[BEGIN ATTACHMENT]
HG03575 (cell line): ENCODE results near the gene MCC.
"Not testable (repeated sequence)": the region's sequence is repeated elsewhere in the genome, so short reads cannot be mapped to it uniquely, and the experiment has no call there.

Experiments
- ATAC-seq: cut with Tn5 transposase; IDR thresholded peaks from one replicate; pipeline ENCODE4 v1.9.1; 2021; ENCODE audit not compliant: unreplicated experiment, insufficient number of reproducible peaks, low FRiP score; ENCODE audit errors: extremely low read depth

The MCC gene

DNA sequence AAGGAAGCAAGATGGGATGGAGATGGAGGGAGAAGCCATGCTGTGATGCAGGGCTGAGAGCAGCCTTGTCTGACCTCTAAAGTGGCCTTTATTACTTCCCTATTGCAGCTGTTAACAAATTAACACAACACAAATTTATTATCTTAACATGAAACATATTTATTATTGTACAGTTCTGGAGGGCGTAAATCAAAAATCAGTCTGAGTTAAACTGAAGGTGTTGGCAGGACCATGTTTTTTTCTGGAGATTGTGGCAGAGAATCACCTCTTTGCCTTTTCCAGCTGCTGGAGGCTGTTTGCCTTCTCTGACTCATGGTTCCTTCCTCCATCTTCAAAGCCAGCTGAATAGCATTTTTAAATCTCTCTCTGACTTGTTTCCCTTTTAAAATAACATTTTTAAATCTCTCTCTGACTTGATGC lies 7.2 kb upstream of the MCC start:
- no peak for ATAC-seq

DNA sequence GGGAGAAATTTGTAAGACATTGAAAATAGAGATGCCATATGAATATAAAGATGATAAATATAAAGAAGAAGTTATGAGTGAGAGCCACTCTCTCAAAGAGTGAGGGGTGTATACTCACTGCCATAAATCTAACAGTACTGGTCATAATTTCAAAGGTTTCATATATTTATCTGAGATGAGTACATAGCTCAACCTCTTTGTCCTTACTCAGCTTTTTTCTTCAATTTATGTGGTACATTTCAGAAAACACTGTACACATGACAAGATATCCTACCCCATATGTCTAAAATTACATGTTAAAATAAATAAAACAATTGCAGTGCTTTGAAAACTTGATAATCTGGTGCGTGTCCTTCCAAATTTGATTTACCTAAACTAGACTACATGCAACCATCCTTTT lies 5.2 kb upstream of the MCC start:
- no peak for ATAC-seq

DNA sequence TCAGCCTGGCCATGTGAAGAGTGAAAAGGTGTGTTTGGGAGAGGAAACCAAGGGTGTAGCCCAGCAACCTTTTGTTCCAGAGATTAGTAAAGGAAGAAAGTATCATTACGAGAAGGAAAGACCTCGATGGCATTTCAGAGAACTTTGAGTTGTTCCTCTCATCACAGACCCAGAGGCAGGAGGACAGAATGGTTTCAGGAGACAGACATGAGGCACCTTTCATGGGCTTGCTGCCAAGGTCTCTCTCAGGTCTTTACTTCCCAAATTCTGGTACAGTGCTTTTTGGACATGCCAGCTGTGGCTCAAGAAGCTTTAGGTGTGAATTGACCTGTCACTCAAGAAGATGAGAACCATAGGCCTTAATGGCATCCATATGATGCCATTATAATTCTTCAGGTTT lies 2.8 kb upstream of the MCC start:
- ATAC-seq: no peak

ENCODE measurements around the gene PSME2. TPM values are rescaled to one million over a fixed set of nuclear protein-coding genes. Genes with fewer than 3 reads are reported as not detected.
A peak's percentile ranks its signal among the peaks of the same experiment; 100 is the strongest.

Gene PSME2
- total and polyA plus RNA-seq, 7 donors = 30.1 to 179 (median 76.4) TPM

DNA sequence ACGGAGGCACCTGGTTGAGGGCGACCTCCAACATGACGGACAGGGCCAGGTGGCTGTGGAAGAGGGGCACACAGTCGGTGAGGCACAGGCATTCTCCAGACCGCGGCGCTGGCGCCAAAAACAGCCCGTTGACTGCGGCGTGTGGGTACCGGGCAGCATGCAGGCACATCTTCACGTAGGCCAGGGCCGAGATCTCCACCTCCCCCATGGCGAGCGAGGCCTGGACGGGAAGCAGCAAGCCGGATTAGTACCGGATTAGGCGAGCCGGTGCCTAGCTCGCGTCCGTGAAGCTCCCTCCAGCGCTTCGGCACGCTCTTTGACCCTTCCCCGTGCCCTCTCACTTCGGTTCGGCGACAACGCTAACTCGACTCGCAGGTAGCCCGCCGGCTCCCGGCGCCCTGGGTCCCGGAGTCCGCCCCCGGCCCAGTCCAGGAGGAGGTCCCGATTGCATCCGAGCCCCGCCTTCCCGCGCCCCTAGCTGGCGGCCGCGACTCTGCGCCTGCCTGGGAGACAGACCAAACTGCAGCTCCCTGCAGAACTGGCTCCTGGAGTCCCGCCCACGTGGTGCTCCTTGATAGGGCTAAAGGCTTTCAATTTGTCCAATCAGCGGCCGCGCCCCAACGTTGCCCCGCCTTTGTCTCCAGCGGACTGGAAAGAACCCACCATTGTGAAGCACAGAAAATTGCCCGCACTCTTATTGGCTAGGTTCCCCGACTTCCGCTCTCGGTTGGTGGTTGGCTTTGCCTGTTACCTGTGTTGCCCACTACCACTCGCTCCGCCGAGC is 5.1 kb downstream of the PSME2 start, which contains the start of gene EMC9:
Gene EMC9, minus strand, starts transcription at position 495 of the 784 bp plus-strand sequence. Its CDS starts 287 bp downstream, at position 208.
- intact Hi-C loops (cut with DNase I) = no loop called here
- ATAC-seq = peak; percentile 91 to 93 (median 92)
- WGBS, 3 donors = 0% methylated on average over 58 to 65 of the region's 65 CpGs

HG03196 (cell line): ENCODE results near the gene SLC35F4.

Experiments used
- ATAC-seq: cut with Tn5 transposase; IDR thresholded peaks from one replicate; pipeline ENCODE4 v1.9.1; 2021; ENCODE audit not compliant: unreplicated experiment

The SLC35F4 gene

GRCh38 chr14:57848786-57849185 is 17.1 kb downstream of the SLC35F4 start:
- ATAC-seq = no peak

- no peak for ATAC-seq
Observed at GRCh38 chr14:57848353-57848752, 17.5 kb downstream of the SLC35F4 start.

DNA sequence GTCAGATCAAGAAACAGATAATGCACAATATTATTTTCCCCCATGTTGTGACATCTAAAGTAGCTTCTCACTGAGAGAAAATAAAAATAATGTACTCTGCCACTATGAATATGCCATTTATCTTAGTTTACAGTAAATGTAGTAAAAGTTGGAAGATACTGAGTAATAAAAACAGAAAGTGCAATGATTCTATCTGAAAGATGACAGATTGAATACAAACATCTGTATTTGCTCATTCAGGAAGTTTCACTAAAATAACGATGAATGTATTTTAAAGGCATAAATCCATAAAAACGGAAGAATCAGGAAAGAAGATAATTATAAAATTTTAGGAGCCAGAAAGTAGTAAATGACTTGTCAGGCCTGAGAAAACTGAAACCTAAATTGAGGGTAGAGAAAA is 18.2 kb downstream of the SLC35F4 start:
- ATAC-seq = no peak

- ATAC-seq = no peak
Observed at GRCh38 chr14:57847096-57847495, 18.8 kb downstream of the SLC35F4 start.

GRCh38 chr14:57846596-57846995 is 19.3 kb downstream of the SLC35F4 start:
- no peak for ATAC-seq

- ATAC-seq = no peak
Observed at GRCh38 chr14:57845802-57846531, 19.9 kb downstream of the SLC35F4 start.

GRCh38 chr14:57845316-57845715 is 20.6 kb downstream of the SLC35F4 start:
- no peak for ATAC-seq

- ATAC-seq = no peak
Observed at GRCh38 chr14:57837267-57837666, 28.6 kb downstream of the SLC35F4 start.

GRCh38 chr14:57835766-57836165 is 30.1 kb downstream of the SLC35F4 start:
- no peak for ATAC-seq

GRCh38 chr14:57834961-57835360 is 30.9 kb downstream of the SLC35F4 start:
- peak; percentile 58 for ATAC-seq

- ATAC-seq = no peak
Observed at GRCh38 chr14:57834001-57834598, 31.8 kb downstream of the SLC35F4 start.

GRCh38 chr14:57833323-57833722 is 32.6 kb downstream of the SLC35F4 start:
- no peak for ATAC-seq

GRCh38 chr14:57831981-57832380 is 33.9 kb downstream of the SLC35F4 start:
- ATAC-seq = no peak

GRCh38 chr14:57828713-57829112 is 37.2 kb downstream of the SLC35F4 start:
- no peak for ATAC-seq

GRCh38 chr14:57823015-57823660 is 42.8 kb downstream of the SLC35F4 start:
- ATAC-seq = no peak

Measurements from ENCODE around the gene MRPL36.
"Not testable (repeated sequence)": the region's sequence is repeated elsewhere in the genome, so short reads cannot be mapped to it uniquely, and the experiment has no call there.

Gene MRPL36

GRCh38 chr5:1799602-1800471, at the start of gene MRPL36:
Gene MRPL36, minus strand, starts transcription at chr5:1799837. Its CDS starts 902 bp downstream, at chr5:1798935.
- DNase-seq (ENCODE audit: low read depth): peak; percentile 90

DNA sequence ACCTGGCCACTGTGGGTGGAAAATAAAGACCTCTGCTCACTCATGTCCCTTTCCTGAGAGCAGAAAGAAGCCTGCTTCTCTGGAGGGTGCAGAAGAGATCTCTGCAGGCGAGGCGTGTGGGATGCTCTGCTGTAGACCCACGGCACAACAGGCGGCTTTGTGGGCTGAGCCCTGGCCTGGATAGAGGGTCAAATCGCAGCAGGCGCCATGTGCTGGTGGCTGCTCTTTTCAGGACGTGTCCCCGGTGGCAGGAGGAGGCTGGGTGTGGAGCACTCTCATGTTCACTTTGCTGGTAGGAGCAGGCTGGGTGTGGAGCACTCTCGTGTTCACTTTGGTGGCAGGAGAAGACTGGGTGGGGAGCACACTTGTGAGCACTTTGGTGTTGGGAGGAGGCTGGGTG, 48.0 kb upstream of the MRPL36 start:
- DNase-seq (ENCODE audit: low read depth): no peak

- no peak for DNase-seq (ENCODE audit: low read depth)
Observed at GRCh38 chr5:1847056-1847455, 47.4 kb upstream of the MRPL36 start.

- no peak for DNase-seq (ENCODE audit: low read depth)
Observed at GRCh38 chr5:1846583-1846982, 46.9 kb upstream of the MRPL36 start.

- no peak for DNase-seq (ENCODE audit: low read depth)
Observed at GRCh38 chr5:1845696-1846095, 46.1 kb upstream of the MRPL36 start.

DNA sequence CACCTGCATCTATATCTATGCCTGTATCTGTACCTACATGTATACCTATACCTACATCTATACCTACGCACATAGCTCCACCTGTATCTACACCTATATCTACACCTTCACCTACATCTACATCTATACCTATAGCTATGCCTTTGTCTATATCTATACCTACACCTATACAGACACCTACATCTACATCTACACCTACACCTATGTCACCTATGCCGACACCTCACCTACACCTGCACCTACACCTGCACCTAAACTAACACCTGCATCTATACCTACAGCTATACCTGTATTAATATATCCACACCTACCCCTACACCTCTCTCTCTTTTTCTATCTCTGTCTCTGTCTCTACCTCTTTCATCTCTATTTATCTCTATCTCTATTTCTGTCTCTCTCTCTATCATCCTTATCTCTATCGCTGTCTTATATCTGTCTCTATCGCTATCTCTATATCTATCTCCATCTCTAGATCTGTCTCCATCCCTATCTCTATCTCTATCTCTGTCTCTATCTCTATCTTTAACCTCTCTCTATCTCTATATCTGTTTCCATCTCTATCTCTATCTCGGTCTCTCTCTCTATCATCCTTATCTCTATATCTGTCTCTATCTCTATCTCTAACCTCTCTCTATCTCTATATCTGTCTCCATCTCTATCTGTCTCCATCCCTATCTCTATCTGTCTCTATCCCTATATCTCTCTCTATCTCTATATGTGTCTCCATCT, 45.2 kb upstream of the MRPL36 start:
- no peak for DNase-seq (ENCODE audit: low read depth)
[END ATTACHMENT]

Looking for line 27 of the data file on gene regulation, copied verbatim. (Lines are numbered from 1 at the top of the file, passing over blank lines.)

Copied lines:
- no peak for ATAC-seq